The alphabet was also a matter he was shaky about. In 1990, Djamila had the displeasure to find out through a third source, a nosey white bitch, that Victor had failed his classes and would have to redo the year all over again. The nosey bitch’s son had told his mother. Victor used to hide the assignments and falsify his mother’s very complicated signature.
Today, he couldn’t pretend all of these humiliating instances and plenty more hadn’t shaped him. They were the moments his taciturnity was based on. He thought. The fact that his height was considered below average also pushed him to be less confident.
Nevertheless, today, suited up like a GQ model, as usual, he got hold of a sliver of bagel, he never ate much for breakfast, locked the door of his apartment and left. After a few blocks of walking and turning he caught the subway to Grand Central. He was a local employee at the Permanent Mission of Rwanda to the U.N. for the past fourteen years. Once in the office, he worked with the same endeavor than any other day. He made it seem as if it was business as usual but it wasn’t.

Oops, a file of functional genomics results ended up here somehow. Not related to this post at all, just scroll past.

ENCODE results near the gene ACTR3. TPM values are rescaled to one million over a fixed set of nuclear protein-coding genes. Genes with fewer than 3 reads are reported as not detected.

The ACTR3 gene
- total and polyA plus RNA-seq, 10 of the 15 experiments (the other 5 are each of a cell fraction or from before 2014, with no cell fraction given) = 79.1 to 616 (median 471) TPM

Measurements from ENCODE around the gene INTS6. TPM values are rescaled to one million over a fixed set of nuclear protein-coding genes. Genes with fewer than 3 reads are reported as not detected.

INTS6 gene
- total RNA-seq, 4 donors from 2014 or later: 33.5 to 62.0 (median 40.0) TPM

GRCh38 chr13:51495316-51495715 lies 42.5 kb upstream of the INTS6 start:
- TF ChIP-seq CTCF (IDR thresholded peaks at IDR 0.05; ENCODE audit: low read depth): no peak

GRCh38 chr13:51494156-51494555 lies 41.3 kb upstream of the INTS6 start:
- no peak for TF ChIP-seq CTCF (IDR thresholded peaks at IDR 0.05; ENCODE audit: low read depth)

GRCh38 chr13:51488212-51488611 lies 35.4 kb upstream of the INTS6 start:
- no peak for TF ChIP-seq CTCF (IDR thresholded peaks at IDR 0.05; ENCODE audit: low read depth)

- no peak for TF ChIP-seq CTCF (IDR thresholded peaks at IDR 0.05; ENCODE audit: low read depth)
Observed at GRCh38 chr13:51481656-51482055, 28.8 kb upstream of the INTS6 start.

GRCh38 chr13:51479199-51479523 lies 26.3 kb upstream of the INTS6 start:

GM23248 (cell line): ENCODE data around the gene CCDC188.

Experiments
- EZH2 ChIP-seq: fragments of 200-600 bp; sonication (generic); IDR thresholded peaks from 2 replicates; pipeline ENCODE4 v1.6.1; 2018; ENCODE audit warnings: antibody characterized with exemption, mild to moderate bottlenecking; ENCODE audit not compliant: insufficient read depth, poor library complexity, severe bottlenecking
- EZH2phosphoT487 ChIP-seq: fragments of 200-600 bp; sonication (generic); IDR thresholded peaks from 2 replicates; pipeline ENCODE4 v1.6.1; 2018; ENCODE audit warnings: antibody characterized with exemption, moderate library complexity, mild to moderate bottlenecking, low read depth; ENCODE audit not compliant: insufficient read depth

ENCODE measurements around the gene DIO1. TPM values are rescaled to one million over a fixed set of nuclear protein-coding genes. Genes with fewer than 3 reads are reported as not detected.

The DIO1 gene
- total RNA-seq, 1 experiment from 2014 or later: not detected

At 5:01 in the afternoon, twenty minutes after the weekly staff meeting had ended; he stood up, rearranged some of the papers and pens on top of his cubicle desk, turned off his computer and simply left forever. It was time. Outside his office building, he joined the crowd made of oblivious commuters. He rebuked himself for his lack of participation during his last staff meeting. He always did. “I’m fucking stupid…Fuck! I should have said something… Why didn’t I say shit?! I fucking hate this shit. I’m so fucking useless… I wish I was able to talk how I think in my mind…” These situations, which included any kind of meeting, weren’t just upsetting; they were knife stabbing in the face painful shit. Physically, he could have been all right, but emotionally they were very dreadful. Feeling the gazes at him and imagining the unpleasant comments his colleagues would have among each other in relation to his speechless presence weren’t enough, he also felt as if he had to deal with the stigma of a long and unhealed scar in the middle of his face. That was how he always felt. Formal settings caused his heart to be heavy. He would weep internally. He would feel a liquid, he assumed it was blood, traverse his heart in a vertical manner as if it was inner tears falling away. But he always smiled and suffered in silence.